Author(s): Lewis A, Kaufman MR, Wolter CE, Phillips SE, Maggi D, , Lewis A, Kaufman MR, Wolter CE, Phillips SE, Maggi D,
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Abstract PURPOSE: We reviewed cases of genitourinary fistula resulting from birth trauma in Sierra Leone to determine factors predictive of successful operative repair. MATERIALS AND METHODS: A total of 505 operative repairs of genitourinary fistula were completed at 2 centers in Sierra Leone from 2004 to 2006. Statistical analysis of patient demographics, fistula characteristics, outcomes and surgical complications was performed. RESULTS: Primary repairs, defined as the first repair, accounted for 68\% of repairs in the population with 92\% classified as vesicovaginal fistula alone. Only 56\% of women were deemed to have an intact urethra at presentation and 68\% were diagnosed with moderate or severe fibrosis surrounding the fistula. On univariate analysis parameters that demonstrated significant differences with primary operative success were patient age at fistula occurrence (p = 0.0192), index pregnancy (p = 0.0061), location (p <0.0001), surface area (p <0.0001), urethral status (p <0.0001) and fibrosis (p <0.0001). On multivariate analysis the fistula parameter that correlated with successful repair was the extent of fibrosis (severe fibrosis OR 3.7). CONCLUSIONS: Genitourinary fistula as a result of prolonged obstructed labor is a cause of considerable morbidity in sub-Saharan Africa, including Sierra Leone. The most profound factor correlating with a positive operative outcome was the extent of fibrosis surrounding the fistula. These data are important to help predict the likelihood of successful repair and assist in selecting women for the appropriate surgical procedure.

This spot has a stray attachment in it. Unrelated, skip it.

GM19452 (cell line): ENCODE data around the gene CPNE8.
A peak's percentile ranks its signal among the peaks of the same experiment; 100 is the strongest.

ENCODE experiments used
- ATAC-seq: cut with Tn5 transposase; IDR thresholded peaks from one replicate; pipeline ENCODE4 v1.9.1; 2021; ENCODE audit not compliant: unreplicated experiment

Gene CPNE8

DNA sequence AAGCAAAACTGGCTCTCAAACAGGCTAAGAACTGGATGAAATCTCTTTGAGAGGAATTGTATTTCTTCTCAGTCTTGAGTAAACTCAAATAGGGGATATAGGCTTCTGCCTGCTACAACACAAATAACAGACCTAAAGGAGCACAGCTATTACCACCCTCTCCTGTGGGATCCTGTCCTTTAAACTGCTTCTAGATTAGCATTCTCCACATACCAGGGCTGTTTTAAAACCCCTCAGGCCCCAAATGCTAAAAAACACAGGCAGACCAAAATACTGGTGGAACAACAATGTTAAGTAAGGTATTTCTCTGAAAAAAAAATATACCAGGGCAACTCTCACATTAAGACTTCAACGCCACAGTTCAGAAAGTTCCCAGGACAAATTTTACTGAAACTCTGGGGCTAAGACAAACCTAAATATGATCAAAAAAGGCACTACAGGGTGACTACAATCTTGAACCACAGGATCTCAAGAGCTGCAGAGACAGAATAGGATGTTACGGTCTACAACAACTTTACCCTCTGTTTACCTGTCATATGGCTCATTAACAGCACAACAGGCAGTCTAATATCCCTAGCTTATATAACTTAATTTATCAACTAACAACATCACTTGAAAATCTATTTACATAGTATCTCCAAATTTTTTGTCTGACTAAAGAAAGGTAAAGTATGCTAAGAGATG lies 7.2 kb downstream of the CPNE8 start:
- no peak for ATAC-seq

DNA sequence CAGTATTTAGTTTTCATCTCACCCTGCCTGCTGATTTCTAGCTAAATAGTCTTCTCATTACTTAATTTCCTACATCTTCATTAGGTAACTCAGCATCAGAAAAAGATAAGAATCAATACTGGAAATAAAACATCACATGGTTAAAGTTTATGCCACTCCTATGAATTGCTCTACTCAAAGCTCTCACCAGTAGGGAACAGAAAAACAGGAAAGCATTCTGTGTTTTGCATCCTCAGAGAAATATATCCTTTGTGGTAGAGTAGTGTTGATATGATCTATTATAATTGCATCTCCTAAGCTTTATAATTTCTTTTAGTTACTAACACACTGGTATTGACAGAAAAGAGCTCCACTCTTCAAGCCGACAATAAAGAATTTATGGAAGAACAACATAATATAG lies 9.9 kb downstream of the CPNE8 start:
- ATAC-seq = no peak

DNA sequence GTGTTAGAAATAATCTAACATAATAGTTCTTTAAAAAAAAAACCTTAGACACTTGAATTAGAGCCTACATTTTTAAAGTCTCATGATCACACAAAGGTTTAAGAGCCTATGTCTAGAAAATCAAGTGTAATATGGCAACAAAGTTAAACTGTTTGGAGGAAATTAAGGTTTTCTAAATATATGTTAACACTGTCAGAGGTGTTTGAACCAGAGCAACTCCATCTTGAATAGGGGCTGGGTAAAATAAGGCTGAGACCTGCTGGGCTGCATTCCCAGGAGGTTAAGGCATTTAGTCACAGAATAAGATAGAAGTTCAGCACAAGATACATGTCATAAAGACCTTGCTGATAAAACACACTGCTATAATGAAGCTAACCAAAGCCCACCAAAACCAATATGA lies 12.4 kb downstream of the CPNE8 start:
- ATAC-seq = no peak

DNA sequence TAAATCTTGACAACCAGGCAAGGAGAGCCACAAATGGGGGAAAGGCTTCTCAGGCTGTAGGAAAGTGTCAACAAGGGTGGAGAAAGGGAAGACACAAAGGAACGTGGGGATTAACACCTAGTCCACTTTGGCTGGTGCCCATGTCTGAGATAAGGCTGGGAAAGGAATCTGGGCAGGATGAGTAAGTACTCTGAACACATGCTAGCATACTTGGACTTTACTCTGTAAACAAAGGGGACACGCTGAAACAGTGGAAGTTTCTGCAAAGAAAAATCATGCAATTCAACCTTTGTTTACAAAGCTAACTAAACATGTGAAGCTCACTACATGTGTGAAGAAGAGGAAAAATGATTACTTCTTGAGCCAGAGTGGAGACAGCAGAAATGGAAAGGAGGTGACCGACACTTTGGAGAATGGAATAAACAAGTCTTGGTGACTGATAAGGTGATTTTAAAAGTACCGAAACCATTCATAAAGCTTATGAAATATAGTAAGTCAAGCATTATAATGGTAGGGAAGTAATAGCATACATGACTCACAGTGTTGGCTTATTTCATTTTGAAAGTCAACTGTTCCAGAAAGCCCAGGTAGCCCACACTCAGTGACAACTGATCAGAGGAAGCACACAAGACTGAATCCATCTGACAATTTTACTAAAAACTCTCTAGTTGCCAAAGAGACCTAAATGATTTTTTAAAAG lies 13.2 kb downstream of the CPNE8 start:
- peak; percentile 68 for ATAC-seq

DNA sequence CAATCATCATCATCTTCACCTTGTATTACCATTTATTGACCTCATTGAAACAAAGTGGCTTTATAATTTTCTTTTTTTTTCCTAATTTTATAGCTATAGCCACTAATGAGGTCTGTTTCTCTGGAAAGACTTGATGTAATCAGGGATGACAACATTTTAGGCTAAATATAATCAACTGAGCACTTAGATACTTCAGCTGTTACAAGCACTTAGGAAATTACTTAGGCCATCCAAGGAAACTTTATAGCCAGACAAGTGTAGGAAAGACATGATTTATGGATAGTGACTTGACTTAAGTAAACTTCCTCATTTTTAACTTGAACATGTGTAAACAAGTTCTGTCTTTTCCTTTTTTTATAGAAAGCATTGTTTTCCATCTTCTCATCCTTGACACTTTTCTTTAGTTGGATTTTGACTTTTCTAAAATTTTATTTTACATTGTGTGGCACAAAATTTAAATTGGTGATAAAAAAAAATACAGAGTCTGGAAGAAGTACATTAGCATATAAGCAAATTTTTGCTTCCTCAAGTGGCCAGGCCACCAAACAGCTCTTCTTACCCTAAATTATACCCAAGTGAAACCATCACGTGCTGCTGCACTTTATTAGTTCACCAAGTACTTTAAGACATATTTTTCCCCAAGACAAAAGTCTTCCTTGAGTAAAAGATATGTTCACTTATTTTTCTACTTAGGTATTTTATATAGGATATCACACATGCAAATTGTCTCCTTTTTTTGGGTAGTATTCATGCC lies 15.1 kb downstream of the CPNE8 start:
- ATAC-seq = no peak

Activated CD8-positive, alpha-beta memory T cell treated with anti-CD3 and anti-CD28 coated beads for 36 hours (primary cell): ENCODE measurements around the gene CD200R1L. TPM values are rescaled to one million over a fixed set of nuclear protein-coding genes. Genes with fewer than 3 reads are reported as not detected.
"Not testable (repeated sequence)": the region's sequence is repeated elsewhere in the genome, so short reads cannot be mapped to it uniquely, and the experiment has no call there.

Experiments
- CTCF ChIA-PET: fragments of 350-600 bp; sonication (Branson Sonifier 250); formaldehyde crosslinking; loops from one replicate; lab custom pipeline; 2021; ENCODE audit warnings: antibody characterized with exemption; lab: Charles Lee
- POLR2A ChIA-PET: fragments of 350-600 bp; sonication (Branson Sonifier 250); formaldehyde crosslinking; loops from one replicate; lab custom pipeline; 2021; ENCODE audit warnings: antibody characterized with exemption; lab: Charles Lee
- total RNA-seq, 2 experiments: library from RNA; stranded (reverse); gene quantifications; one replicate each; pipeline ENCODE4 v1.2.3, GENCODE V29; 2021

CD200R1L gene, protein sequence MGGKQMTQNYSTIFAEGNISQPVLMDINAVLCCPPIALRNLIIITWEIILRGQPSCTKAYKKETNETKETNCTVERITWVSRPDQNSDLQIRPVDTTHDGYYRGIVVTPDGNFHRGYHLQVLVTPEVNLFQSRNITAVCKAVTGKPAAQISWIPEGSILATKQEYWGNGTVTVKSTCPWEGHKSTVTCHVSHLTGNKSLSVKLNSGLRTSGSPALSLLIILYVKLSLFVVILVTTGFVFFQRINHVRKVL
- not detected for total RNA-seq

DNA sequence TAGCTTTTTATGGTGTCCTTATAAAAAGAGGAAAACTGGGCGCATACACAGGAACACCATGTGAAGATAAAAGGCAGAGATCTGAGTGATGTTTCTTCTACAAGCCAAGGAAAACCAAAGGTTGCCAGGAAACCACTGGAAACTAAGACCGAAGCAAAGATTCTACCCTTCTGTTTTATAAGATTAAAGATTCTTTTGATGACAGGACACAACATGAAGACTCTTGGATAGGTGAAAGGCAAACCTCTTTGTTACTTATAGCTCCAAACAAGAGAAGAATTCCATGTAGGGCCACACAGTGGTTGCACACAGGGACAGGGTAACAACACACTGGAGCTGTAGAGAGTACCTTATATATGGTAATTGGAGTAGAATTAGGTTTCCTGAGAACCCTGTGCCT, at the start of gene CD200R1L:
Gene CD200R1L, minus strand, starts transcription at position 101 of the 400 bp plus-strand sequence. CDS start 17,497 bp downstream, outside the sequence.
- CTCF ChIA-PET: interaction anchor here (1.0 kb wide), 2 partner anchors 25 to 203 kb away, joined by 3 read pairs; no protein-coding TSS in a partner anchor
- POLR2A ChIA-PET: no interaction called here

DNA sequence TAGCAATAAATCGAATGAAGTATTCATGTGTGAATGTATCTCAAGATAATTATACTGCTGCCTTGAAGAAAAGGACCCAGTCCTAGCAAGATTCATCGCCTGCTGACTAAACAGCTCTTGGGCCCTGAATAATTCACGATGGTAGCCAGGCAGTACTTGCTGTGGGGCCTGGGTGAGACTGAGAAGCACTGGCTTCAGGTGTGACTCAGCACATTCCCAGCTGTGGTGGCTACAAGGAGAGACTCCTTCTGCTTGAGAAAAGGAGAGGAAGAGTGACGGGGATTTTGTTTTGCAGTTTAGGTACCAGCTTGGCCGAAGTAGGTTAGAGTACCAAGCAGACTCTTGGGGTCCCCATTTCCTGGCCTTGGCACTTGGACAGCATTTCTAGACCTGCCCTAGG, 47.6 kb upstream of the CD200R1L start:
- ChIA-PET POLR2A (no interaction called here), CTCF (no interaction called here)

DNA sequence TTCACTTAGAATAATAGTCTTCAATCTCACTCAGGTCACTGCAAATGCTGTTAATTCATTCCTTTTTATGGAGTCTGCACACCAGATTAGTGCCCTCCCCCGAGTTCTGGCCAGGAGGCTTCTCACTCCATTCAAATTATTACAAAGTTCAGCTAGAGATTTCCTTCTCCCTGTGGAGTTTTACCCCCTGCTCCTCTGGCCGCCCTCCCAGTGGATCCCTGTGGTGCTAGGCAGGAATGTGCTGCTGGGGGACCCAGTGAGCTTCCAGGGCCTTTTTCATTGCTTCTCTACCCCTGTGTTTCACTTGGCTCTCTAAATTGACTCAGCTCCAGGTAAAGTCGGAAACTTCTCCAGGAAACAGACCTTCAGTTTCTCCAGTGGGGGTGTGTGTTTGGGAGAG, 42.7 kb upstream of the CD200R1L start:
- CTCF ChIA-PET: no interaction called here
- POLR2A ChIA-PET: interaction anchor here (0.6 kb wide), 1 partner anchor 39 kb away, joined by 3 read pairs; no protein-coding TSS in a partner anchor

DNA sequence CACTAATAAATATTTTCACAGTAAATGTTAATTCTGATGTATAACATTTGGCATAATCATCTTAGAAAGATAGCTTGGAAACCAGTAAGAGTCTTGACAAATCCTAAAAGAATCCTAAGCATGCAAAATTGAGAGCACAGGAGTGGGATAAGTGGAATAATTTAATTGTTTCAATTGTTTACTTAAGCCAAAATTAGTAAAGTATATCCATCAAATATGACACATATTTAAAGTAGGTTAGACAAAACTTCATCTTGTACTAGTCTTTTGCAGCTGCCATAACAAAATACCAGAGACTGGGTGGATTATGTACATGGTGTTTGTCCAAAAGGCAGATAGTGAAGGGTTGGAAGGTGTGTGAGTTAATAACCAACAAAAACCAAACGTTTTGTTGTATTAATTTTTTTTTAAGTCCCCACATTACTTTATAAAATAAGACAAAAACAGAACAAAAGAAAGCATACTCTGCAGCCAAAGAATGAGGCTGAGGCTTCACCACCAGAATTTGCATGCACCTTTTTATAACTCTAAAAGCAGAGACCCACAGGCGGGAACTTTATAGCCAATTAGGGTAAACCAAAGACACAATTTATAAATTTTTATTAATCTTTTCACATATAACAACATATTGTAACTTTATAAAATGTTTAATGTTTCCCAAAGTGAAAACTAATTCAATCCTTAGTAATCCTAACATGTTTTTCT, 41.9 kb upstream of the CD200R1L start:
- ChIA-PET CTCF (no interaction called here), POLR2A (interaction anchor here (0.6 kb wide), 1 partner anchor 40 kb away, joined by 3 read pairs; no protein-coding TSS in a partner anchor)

This article was published in J Urol
and referenced in Tropical Medicine & Surgery